Creating a will helps ensure that the state distributes your assets according to your wishes after you die. However, even if you have a will, your estate may have to go through the probate process.
What are the reasons an estate goes through probate?
What probate is
Probate is a court proceeding that accomplishes several tasks:
- Determines if a will is valid
- Calculates how much property in the estate is worth
- Determines who the beneficiaries and heirs of the estate are
- Settles the debts of the estate
- Transfers the estate to the beneficiaries or heirs
- Appoints an executor or administrator of the estate
The process may take between nine to 18 months or longer.
Reasons an estate passes through probate
The probate process is the default for most estates in California unless the estate holder took steps to avoid it. You can usually avoid probate by placing all of your assets in a living trust. Alternatively, you can list your assets as payable on death. Some assets, such as life insurance, have named beneficiaries and do not need to go through probate because the property passes to the named beneficiary. Additionally, property that is jointly owned passes automatically to the surviving owner. Finally, you may be able to avoid probate on real estate by using a transfer on death deed.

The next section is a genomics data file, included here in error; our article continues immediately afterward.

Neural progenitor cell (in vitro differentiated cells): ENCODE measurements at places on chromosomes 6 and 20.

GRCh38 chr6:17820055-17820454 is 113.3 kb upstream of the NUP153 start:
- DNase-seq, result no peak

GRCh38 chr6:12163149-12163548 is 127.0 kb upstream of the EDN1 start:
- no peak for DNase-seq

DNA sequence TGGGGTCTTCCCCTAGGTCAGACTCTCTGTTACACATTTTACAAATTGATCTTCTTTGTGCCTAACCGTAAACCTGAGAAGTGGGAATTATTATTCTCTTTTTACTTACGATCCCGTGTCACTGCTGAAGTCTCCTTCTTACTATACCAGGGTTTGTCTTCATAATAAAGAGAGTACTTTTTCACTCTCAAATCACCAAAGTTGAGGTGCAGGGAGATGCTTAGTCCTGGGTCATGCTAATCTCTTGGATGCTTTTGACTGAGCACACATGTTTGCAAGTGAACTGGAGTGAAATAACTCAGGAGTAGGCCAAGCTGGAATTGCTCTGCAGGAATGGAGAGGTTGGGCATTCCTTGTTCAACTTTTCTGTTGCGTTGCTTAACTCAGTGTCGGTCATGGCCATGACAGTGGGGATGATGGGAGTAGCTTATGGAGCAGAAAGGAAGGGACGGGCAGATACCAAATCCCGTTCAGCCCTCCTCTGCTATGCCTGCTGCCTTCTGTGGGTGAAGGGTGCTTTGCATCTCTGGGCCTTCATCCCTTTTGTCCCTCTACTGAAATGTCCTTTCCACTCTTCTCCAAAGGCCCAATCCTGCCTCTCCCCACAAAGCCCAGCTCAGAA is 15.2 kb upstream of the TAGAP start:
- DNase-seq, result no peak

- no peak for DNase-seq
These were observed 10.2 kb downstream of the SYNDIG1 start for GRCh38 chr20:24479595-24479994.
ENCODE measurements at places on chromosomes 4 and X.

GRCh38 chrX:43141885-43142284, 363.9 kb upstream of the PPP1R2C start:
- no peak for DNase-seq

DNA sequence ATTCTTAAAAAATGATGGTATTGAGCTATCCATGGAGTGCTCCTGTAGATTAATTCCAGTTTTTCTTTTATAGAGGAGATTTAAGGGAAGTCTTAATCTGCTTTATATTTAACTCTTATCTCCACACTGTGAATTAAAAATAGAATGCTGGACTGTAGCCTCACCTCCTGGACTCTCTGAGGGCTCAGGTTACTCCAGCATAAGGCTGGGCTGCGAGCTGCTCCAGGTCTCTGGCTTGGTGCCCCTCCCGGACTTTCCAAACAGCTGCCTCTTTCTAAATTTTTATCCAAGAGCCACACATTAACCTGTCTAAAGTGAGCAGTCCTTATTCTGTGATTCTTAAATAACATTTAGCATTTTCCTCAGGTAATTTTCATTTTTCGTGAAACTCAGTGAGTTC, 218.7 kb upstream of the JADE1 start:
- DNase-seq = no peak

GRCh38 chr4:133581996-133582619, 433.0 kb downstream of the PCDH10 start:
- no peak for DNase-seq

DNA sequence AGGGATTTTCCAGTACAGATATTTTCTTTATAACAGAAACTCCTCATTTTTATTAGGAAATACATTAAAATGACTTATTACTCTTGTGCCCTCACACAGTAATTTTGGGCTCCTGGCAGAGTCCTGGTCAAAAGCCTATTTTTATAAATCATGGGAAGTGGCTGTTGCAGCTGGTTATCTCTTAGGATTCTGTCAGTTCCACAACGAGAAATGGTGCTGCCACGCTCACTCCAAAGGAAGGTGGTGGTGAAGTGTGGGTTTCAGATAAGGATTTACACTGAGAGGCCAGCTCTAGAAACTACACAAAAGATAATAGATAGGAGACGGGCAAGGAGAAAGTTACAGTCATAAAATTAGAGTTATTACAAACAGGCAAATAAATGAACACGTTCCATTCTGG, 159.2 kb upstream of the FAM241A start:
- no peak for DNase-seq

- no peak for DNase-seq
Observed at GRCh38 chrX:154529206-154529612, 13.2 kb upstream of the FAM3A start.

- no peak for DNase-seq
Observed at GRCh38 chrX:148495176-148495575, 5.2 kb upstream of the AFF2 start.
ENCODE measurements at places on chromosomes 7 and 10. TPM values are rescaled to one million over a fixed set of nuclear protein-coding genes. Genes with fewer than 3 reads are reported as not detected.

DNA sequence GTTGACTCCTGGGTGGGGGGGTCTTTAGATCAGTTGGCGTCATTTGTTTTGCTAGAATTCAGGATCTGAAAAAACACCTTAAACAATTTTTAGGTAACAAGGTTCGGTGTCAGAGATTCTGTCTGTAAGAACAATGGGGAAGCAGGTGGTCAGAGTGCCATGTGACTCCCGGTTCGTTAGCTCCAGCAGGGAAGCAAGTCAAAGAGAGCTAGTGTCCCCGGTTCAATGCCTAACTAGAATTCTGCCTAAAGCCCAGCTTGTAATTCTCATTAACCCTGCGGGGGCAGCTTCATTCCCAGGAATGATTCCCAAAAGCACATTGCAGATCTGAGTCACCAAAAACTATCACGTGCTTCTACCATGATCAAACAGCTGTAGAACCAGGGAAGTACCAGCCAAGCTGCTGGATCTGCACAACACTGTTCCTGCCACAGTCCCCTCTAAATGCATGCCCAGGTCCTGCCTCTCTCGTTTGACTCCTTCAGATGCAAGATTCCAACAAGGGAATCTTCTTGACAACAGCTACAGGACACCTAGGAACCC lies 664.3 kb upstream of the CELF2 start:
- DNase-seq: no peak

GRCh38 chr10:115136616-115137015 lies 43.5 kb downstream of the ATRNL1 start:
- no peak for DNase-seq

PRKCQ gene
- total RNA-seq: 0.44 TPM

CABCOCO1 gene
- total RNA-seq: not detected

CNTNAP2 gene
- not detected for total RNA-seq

Some property is exempt from the probate process. However, most estates are subject to probate unless the decedent placed all non-exempt property in a living trust. For this reason, persons wishing to avoid probate may want to take estate planning steps beyond creating a will.